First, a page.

His gaze, abstracted and uncurious, just swept up to portrait above the stage of the Great Hall of Chancellor College in Zomba, a constituent college of the University of Malawi (Unima). After all, the students were long-coming.
Ngwazi Dr. Bingu wa Mutharika
President of the Republic of Malawi .
Read the strategically positioned portrait of a man who keeps looking you straight in the eye irrespective of whichever part of the room you are in.
Maynard Nyirenda, Programmes Officer for ‘Demokalase Yathu Project’- an ambitious initiative conceptualized by the Sustainable Rural Growth and Development Initiative (SRGDI) to help Malawians shape their political system in their own local way- immediately remembers what he is here for; after all, there must be so many better ways to spend a January 10, 2009 Friday than stay idly in a Great Hall also known for harboring angry souls.
“It is that time again on Malawi ’s political calendar when the electorate goes to the polls on May 19, 2009 to choose their leaders. Many things may happen, before and after the Presidential and Parliamentary Elections, chief among them being violence. That is the sole reason we are here at Chancellor College ,” says Nyirenda.
Nyirenda said one of the surveys they carried out last year revealed that university students were being used, alongside the general youth population, to propagate political violence in the run up to national elections.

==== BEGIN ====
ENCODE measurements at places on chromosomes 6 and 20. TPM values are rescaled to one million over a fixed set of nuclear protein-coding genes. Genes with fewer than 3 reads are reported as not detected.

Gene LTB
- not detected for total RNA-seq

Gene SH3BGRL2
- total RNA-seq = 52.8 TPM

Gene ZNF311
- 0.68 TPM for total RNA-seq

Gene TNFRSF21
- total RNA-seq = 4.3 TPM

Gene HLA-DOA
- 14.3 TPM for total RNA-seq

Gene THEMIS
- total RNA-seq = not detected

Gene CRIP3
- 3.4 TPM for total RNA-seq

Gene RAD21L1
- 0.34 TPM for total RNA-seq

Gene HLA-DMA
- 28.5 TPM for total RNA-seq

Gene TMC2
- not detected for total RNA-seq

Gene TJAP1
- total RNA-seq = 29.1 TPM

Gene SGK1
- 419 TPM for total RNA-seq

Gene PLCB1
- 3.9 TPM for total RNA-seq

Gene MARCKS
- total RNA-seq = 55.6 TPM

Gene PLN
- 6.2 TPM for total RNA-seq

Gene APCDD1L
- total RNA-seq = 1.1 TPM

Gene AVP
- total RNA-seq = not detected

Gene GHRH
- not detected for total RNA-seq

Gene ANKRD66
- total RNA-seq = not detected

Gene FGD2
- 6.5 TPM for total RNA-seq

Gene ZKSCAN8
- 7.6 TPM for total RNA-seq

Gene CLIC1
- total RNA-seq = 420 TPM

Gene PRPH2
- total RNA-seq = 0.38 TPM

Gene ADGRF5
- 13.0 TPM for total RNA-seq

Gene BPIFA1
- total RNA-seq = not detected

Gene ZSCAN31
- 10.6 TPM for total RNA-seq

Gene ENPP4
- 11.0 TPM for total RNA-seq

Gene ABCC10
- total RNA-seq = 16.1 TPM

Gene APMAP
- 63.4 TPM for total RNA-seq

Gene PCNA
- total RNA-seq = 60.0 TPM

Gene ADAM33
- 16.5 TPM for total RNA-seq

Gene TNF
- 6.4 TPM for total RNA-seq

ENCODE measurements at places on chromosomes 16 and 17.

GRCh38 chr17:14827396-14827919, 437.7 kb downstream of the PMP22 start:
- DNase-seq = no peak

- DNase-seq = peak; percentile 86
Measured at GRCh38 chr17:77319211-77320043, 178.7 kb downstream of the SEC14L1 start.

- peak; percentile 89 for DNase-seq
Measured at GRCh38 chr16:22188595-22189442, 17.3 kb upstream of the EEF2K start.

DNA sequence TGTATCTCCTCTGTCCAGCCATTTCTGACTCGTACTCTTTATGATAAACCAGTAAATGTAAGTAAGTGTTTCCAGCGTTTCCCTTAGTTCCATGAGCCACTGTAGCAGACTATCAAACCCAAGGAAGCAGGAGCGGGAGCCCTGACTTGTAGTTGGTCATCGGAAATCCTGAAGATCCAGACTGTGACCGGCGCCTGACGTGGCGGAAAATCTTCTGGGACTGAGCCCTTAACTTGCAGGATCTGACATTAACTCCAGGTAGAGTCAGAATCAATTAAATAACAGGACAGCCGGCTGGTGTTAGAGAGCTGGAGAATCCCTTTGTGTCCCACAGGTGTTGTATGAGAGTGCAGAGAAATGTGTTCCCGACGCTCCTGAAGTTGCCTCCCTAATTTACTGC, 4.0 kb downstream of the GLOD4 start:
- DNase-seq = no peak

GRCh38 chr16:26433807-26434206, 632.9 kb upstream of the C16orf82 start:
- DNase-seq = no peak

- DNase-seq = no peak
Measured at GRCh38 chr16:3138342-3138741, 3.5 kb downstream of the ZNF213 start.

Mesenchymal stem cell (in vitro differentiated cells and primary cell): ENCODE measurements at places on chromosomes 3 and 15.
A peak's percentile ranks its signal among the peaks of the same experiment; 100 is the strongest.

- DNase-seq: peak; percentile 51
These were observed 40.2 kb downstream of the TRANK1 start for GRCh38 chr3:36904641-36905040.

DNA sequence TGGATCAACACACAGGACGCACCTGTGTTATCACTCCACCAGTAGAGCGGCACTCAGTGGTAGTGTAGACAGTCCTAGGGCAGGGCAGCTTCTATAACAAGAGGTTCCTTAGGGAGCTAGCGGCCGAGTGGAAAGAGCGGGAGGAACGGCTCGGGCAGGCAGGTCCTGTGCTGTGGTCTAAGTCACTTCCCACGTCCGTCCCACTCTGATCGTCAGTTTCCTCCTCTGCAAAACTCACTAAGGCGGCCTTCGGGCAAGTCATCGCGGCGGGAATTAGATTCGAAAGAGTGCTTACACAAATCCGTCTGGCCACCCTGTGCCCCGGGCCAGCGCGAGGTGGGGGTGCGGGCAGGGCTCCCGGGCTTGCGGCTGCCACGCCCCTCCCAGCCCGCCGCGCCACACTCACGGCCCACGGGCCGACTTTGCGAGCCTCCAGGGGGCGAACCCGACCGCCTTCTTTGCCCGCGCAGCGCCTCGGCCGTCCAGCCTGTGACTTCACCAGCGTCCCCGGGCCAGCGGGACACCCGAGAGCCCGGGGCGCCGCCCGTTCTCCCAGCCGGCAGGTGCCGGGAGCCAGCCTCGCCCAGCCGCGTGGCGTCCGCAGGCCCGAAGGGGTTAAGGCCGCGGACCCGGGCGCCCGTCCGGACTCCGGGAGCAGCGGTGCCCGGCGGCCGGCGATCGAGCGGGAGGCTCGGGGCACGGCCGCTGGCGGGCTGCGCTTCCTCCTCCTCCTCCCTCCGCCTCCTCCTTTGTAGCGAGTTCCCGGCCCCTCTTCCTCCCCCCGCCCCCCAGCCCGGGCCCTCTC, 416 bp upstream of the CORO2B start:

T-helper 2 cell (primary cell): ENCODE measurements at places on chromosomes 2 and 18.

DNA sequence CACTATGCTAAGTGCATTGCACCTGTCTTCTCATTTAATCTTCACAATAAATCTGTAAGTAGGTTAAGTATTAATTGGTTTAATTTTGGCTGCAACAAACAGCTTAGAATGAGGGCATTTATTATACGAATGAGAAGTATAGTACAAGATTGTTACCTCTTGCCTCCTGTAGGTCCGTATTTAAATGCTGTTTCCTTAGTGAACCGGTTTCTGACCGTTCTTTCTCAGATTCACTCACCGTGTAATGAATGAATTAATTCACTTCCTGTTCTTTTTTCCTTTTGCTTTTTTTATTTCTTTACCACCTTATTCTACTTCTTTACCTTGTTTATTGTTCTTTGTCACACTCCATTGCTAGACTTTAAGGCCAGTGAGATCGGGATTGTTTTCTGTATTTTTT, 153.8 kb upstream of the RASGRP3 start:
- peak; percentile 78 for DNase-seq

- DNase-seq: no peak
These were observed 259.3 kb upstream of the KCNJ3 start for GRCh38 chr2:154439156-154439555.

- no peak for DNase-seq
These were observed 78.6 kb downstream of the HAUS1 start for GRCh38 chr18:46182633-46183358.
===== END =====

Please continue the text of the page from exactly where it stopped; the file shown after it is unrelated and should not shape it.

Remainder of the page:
So, this is a mission of peace; that word of great beauty and power which has rung down the long ages, but never with more force than during impending elections. It is the benefit of over three-and-a-half billion years of evolution, and hundreds of thousands of years of cooperative living.
The absence of it has had drastic consequences and eaten through the four-fold increase in human numbers since the 18th Century. During this little time (from the 18th Century), for instance, war-deaths have increased 22 times; there have been over 140 wars since World War II. These, more and more savage than those before them.
Nyirenda feels that democracy, presumably designed to insulate political conflicts at national, regional, district and community levels has, in fact, united the Malawian population in a precarious mutual vulnerability. This is something unforeseen in 1900, when half of the world’s population lived under another form of leadership- colonial rule, one of which features’ being that no country gave all its citizens the right to vote.
Today, over three-quarters of the world population lives under democratic regimes, a development given more impetus by the adoption in1948 of the Universal Declaration of Human Rights, for the first time in history acknowledging human rights as a global responsibility. Political developments no longer follow parallel paths in both concept and action as the aim remains the same; to govern.